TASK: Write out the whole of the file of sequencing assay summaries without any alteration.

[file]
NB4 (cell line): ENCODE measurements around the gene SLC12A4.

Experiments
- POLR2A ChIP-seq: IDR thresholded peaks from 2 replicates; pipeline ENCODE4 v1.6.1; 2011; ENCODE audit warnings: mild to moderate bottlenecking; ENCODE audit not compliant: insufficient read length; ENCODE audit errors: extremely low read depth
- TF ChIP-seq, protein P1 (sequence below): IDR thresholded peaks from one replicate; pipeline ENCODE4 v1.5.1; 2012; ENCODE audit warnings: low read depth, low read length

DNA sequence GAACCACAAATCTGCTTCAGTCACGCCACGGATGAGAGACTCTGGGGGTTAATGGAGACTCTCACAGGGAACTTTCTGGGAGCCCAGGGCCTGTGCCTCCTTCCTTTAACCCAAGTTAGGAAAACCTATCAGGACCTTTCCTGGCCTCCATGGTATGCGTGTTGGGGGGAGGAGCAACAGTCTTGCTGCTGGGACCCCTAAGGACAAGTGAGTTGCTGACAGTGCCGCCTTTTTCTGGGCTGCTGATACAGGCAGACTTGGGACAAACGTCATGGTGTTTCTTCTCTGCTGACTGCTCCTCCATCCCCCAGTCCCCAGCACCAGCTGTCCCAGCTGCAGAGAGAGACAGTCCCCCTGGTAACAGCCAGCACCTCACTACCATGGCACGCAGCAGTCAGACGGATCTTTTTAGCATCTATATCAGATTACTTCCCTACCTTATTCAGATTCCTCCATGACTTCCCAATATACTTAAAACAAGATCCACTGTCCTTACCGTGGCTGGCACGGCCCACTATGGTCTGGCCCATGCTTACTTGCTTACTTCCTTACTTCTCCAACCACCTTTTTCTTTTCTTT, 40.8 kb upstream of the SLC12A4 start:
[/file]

NB4 (cell line): ENCODE measurements around the gene SLC12A4.

Experiments
- POLR2A ChIP-seq: IDR thresholded peaks from 2 replicates; pipeline ENCODE4 v1.6.1; 2011; ENCODE audit warnings: mild to moderate bottlenecking; ENCODE audit not compliant: insufficient read length; ENCODE audit errors: extremely low read depth
- TF ChIP-seq, protein P1 (sequence below): IDR thresholded peaks from one replicate; pipeline ENCODE4 v1.5.1; 2012; ENCODE audit warnings: low read depth, low read length

DNA sequence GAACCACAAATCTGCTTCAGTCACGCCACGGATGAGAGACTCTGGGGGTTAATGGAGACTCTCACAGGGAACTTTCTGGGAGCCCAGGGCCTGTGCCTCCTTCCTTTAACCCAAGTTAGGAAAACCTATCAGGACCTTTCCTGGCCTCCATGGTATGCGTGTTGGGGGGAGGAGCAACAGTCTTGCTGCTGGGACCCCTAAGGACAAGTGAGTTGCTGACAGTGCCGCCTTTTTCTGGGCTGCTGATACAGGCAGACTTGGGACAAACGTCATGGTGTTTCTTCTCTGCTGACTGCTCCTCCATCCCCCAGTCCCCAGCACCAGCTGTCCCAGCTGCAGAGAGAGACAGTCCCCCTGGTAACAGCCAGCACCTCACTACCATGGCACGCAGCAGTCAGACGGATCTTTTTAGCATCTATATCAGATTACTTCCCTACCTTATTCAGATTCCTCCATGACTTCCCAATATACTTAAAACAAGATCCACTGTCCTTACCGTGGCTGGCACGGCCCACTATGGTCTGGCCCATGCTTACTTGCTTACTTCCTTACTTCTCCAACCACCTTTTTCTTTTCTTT, 40.8 kb upstream of the SLC12A4 start: